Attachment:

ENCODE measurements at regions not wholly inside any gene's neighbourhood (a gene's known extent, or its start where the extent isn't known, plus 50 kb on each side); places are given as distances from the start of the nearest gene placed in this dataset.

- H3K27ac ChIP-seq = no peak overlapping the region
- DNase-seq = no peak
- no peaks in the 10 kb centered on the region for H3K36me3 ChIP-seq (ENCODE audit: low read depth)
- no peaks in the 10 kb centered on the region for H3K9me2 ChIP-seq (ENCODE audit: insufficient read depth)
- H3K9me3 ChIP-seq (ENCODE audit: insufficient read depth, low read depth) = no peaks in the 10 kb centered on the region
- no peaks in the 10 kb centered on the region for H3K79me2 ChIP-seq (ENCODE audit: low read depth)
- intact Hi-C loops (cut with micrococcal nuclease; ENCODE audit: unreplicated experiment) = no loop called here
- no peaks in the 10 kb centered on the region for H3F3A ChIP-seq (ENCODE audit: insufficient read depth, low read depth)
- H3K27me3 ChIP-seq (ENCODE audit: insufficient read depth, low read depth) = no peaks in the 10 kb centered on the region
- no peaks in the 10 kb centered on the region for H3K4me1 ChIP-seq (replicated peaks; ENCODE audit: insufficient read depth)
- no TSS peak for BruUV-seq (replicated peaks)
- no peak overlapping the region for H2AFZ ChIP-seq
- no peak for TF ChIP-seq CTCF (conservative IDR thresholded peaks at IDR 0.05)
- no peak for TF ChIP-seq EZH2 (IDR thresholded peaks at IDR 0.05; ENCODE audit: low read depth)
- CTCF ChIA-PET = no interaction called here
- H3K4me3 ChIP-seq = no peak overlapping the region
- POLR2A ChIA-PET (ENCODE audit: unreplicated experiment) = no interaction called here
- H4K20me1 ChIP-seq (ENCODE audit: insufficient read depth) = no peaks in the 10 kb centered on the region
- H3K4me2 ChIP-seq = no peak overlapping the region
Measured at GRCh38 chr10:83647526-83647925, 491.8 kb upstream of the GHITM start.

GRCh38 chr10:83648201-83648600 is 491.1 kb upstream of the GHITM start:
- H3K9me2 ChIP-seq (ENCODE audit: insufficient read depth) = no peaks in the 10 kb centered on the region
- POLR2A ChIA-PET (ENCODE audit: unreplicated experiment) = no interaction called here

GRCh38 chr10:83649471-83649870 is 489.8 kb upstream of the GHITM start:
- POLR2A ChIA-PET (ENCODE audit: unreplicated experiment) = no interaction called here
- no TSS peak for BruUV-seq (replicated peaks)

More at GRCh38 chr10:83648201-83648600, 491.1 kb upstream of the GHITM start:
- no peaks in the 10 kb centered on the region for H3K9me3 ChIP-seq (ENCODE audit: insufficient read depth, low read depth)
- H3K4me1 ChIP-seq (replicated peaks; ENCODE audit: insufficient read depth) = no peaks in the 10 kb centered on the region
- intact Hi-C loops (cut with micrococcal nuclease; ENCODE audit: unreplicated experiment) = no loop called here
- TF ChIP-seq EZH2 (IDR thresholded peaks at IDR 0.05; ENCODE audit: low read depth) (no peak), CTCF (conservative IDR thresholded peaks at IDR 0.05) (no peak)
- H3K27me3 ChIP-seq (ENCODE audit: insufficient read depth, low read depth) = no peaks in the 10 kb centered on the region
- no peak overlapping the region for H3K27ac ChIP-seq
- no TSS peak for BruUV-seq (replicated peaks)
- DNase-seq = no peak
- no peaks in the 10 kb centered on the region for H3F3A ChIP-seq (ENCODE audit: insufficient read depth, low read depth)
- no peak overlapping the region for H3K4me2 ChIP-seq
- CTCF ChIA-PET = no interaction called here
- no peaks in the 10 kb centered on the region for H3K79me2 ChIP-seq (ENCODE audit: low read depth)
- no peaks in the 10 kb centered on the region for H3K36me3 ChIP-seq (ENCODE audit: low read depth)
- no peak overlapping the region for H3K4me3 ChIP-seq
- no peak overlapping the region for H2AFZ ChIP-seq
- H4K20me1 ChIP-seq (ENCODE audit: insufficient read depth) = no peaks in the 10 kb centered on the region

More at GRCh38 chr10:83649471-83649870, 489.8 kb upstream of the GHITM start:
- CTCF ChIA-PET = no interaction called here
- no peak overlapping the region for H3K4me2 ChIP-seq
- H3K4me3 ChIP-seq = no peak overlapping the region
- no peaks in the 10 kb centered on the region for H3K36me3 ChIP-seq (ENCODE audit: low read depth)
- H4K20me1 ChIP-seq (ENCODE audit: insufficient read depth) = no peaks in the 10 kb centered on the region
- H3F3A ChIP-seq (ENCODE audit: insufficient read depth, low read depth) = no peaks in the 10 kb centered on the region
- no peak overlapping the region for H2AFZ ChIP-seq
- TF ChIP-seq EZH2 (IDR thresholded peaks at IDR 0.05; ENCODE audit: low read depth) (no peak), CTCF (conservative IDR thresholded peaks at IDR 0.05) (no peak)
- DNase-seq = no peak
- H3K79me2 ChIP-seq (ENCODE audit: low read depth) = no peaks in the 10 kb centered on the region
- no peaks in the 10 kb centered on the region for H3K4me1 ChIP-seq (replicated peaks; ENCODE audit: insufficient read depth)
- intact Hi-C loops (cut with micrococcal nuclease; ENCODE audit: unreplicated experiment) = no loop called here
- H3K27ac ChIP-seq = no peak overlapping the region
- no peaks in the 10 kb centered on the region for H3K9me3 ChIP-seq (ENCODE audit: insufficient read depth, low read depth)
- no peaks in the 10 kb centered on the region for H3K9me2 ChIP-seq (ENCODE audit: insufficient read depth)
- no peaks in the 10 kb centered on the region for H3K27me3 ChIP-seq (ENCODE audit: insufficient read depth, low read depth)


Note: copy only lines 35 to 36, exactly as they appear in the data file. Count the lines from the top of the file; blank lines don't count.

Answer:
- no TSS peak for BruUV-seq (replicated peaks)
- DNase-seq = no peak